It’s clear that the first and third forms are what we mostly think about, and what Paul himself regards as prophecy. As such, it is very interesting that Paul STILL regards this non-apostolic prophecy as prophecy worthy of being included in Romans, Corinthians, Ephesians, and Thessalonians. It’s the only gift that repeatedly shows up.  
But the second one shows up in Numbers and Samuel and Joel and then in Acts in a different way. It is prophecy in the OT (in the Hebrew language). It’s speaking in tongues in Acts. Paul doesn’t regard it as prophecy. But it should be noted that in every case, it isn’t revelation; it’s adoration. Which is why it then falls under the category of worship, and not in the context of teaching. This would explain why Paul says it shouldn’t be forbidden, but it should also be relegated to the lowest place, unless it is prophetic (which would then require interpretation). 
This lengthy comment is so that someone can explain why only the first form is considered when talking about prophecy or speaking in tongues or anything else, rather than the other two, which have little to do with new Scriptural revelation.


  1. I agree with McArthur on this one - the tongues of Acts 2 are clearly real human languages and the miracle was in the speaking - verse 4 - "they began to speak with other tongues, as the Spirit was giving them utterance."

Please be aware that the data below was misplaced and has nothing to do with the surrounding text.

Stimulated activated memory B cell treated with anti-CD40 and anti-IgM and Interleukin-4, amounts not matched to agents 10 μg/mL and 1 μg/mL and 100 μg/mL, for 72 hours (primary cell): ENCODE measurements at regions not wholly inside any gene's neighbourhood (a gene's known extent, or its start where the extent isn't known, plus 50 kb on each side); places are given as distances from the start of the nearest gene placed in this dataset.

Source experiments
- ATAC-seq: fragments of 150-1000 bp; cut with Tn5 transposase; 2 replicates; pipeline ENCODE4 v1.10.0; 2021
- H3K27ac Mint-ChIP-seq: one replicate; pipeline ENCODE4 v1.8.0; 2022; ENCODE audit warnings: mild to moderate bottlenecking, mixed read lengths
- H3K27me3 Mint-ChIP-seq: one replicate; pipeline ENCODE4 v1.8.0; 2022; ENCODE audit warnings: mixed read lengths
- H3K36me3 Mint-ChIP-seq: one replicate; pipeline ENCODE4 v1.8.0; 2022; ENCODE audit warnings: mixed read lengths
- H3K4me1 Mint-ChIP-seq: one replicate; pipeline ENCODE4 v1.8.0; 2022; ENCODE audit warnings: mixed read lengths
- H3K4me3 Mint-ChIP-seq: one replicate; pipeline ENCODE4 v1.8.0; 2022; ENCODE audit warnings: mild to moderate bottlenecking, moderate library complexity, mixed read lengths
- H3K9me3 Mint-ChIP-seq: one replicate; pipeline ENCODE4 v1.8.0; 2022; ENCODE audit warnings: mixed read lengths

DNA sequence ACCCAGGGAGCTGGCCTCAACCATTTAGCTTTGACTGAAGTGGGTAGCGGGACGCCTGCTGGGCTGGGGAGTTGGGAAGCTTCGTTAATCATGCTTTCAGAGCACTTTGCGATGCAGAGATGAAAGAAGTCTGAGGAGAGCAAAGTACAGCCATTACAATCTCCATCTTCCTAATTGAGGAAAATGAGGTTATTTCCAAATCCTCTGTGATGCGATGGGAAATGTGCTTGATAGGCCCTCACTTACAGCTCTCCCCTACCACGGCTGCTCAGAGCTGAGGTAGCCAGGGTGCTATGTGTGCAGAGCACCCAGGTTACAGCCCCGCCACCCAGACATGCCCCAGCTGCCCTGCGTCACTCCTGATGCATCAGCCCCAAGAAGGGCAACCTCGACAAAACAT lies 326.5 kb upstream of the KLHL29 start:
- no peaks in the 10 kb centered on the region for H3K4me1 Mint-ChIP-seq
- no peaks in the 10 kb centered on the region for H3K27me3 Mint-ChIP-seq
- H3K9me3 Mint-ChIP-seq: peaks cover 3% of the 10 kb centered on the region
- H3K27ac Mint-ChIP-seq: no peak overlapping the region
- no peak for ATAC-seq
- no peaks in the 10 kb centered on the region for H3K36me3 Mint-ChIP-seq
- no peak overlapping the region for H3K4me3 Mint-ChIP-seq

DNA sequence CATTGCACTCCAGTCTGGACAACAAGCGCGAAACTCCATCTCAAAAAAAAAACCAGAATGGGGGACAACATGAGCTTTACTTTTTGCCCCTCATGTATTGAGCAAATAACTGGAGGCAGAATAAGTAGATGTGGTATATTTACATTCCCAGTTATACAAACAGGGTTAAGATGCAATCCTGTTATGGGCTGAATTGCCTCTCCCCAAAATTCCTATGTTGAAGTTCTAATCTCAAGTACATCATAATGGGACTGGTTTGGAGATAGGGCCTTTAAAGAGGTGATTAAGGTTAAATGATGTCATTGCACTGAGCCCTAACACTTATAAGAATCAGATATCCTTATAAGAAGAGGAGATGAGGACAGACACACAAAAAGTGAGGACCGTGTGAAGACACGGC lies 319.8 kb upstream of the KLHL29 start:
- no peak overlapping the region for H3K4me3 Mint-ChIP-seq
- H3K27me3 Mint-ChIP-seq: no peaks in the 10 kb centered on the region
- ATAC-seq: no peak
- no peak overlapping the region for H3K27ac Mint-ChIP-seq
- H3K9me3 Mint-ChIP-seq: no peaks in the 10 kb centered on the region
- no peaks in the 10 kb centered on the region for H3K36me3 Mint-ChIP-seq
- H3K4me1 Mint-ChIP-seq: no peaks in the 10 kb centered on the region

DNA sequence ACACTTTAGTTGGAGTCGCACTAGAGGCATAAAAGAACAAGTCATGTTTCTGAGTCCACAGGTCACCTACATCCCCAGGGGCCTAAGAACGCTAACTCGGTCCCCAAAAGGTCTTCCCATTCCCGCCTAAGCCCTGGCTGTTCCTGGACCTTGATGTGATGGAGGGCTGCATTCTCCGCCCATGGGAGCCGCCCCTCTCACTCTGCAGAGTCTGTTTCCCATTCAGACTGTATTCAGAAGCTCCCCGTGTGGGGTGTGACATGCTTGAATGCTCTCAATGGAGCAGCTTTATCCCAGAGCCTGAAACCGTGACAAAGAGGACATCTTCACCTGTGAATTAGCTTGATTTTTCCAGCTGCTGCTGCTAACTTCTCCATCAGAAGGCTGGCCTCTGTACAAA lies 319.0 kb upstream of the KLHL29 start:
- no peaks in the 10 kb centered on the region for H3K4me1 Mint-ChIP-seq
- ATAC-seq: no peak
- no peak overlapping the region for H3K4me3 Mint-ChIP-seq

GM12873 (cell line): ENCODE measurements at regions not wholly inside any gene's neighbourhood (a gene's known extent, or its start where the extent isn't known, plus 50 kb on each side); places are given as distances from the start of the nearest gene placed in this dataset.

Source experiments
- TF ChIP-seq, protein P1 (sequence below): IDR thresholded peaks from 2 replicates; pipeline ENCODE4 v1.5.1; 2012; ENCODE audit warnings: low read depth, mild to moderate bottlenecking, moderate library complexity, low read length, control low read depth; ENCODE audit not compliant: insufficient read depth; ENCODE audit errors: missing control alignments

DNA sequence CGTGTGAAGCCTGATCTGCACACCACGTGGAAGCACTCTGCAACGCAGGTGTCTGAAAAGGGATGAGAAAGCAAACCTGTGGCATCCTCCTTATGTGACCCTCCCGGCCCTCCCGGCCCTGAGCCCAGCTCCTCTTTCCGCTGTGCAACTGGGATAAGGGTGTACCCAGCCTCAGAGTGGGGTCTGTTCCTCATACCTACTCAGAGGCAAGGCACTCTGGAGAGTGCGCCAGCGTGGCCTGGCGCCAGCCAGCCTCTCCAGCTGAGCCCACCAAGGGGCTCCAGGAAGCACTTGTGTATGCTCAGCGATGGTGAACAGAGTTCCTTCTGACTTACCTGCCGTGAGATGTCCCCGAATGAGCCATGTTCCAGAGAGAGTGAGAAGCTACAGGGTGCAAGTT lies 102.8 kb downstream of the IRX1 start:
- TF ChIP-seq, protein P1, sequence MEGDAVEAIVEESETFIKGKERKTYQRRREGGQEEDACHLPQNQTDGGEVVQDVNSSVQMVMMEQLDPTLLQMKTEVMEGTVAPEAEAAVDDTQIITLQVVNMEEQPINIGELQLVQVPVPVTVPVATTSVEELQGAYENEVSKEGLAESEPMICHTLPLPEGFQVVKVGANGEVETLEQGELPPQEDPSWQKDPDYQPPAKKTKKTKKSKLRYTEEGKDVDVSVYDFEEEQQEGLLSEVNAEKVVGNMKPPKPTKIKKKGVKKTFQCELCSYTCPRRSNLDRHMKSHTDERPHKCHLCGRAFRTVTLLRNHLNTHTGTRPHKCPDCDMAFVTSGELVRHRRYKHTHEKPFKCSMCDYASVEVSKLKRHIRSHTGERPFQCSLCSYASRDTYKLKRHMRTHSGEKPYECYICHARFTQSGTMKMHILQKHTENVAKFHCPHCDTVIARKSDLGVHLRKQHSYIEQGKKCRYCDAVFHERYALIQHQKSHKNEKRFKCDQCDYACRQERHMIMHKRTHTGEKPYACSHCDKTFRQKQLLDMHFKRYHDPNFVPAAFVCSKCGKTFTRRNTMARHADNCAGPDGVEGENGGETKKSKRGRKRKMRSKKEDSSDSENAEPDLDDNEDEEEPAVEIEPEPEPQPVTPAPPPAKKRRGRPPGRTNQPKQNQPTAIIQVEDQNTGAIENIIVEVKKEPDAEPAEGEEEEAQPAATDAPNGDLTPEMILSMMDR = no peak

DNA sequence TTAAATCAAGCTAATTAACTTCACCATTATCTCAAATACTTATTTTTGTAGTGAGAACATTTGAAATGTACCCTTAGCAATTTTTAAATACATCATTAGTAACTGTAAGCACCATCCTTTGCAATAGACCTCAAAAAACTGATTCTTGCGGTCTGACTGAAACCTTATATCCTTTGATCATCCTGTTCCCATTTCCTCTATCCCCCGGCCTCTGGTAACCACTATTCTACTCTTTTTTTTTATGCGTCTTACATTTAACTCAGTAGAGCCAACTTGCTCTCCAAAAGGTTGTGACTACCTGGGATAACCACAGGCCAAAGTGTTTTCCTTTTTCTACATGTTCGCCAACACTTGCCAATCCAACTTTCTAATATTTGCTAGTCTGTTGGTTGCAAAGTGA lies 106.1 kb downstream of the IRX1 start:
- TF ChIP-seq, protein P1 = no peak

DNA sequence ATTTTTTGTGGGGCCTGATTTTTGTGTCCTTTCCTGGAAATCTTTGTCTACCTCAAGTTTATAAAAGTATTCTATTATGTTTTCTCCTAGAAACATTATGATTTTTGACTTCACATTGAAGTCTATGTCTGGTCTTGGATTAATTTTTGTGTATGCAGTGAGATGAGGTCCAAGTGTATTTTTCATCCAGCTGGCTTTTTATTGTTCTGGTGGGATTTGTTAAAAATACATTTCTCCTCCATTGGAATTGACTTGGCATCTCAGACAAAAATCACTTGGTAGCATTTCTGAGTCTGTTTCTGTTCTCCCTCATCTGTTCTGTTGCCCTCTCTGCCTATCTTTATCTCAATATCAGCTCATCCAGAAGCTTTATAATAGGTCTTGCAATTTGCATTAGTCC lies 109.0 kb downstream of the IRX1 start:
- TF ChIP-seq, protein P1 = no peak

verse 8 - language = dialecto - διαλεκτω

    I Corinthians 14:10-11 - and 1 Cor. 14:21 (the quote from Isaiah 28:11ff shows it was a real foreign language of the Assyrians and prophesy of the coming Assyrian invasion, etc. )

    Those three verses seem clearer to help us interpret verses 2 and 4, which are usually the ones that Charismatics use to say that modern tongues can be gibberish (in his spirit he speaks mysteries) that no one can understand and that "edifies himself".

    The emphasis seems to be on edifying others in the church, not oneself. (all through chapters 12, 13, and 14)

    John R. W. Stott wrote, "surely there must be at least some degree of irony in what Paul writes, for the phrase is almost a contradiction in terms. Self-edification is simply not what edification is all about in the New Testament." (p. 148-149, Baptism and Fullness, IVP, 2006)

    Overall, the argument is in favor of the cessationist position, with allowing for exceptions on the mission field as the gospel goes out to nations that have not yet heard.

    1. I agree with you that in Acts 2, glossolalia is probably xenoglossy. However, your appeal to the Isaian reference in 1 Cor 14 is counterproductive to your overall argument. As one commentator notes:

      "The message in 28:10 is made up of a series of monosyllables repeated several times…Isaiah is saying that their babbling nonsensical repetition of words sounds like the gibberish of babies. The words should just be transliterated in the English text and given no meaning, demonstrating it as meaningless chatter," Gary Smith, Isaiah 1–39 (B&H 2007)), 481-82.